How do our alter-ego writing channels work? Are we always, on some level (like in our dreams) all of our characters, all of the time? Is the alter-ego, the manifestation of the Secret Personalities our authorship allows out, as in the case of Drunk Hulk, just an extreme example?
What is it about social media modes that have allowed so many of us to express our characters in these often revolutionary ways?
What do these cyber-avenues of complex self-expression say about our society, and our relationship with Story? If Dumais (or I) were to say the same things as ourselves, without Drunk Hulk or Planner, would the interest—the impact—be the same?
Moving into the writing process, and the genesis of Drunk Hulk, Dumais writes, “I spent most of my life writing, hoping for readers to give my work a chance, and the moment I started writing in ALL CAPS in broken English, they started paying attention” (p. 23).
No one really knows why a Drunk Hulk hits big (or a Twilight, or a Harry Potter), and that’s probably for the best. But I do think it starts with where we are as a Society. In many ways, Conflict is the new Communication. But, after reading the opening essays of Smashed, I think that, in the twenty-first century, Sarcasm is also an aspect of Communication. And further, as Dumais observes, “Sarcasm, like humor, is communication’s self-defense mode” (9).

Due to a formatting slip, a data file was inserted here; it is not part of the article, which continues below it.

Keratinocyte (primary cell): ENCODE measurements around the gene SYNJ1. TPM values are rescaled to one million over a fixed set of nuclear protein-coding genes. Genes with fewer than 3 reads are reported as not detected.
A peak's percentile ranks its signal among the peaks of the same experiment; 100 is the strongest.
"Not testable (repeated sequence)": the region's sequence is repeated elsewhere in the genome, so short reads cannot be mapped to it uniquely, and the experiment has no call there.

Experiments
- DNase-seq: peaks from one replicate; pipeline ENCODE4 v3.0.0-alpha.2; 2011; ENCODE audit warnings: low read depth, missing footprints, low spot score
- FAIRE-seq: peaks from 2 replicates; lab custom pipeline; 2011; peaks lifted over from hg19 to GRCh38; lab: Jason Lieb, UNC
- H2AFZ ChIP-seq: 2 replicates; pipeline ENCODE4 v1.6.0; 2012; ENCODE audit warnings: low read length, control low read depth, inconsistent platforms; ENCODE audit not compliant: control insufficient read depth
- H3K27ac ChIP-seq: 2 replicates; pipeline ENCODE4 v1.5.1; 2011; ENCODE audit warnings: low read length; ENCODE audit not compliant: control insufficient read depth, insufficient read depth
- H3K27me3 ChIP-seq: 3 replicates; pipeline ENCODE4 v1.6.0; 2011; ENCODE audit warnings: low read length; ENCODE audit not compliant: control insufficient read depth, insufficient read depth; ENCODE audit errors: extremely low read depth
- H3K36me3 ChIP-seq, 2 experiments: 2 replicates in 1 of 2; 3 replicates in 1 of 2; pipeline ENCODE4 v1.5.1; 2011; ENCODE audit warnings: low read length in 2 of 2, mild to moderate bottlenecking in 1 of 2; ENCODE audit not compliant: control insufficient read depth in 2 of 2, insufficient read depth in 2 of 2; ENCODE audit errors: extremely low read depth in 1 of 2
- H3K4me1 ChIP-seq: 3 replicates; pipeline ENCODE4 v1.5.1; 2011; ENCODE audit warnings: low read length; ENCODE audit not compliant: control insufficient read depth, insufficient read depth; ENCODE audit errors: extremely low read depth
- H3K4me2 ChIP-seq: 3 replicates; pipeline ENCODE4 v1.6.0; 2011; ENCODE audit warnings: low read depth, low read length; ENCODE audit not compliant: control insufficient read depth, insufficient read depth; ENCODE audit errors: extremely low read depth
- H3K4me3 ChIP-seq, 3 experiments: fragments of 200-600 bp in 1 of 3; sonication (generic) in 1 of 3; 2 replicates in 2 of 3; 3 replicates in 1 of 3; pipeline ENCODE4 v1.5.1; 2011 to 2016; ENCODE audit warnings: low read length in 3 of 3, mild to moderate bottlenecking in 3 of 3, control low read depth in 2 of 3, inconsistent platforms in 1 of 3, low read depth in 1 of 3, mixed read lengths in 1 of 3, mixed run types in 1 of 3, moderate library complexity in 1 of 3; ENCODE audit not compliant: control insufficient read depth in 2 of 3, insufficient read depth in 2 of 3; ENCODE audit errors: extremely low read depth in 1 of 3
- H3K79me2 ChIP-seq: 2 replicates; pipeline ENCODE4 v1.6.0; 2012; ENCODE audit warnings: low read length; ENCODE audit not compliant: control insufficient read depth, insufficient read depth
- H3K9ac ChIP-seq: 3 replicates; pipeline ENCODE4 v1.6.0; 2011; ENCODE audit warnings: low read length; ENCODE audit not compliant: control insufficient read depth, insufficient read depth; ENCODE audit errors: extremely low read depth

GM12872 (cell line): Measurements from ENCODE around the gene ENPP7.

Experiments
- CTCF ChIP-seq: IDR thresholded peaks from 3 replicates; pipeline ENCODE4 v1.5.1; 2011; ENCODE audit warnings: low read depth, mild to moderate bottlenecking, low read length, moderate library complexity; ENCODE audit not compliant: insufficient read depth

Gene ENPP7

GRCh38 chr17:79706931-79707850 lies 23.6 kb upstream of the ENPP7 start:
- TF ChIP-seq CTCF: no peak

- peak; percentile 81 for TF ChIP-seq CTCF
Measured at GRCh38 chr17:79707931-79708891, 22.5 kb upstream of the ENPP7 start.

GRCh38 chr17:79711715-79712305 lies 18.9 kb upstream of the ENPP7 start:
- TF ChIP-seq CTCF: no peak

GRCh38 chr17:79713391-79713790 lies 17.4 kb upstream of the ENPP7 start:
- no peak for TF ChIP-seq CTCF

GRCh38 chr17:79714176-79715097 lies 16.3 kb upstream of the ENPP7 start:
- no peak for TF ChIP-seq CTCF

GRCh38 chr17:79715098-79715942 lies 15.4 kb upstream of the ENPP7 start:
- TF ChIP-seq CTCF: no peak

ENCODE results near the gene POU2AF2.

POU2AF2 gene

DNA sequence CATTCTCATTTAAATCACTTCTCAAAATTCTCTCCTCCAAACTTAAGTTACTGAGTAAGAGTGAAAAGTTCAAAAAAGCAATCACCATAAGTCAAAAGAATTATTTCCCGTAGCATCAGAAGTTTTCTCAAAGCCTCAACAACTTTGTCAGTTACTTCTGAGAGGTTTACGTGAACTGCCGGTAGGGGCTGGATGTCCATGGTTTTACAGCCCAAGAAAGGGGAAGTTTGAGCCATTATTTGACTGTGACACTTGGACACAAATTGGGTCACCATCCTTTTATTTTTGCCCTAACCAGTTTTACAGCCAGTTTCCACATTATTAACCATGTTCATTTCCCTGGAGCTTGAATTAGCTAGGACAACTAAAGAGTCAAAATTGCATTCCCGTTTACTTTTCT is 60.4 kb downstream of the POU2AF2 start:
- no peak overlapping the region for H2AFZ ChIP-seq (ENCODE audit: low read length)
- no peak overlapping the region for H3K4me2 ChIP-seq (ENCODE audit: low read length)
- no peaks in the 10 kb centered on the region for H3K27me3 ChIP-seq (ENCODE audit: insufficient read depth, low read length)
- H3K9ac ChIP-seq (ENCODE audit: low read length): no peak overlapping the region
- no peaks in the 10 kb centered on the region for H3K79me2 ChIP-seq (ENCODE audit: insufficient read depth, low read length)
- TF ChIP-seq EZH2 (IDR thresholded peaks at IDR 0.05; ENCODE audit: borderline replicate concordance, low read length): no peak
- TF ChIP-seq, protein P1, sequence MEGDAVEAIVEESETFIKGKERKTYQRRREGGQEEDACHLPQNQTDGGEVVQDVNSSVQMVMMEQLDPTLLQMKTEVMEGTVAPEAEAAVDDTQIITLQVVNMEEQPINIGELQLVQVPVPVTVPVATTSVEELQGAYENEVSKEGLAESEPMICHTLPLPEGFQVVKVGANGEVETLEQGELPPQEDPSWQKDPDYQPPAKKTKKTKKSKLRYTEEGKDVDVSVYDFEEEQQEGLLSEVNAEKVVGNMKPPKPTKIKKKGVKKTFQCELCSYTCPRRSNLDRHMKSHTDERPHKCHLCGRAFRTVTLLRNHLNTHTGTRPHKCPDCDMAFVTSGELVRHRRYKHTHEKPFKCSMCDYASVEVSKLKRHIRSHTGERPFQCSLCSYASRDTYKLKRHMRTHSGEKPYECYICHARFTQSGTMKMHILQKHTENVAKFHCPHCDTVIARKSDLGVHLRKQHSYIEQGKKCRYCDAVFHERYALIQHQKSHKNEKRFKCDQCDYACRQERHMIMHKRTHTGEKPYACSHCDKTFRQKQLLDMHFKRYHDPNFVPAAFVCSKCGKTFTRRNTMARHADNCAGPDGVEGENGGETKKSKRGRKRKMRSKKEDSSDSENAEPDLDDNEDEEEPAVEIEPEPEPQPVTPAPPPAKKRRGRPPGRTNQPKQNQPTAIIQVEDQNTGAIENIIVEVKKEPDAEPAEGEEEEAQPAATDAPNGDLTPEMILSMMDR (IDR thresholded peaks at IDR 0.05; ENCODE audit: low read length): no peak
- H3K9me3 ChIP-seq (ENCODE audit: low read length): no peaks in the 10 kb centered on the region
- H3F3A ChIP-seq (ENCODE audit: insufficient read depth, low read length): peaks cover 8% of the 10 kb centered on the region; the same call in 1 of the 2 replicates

Nothing has been the same in the Post-9/11 malaise and the decision to go to war in 2003. My 15-year-old daughter has no memories of a world without war, and the morning of the attacks on NYC and Washington, DC, unable to get in contact with two uncles who often had business in the Towers and my wife, working in north Jersey and watching, smelling the smoke as she drove across the bridge to get to our home, are burned indelibly in my mind. Planner Forthright was created around the same time as all of this, and in response to it.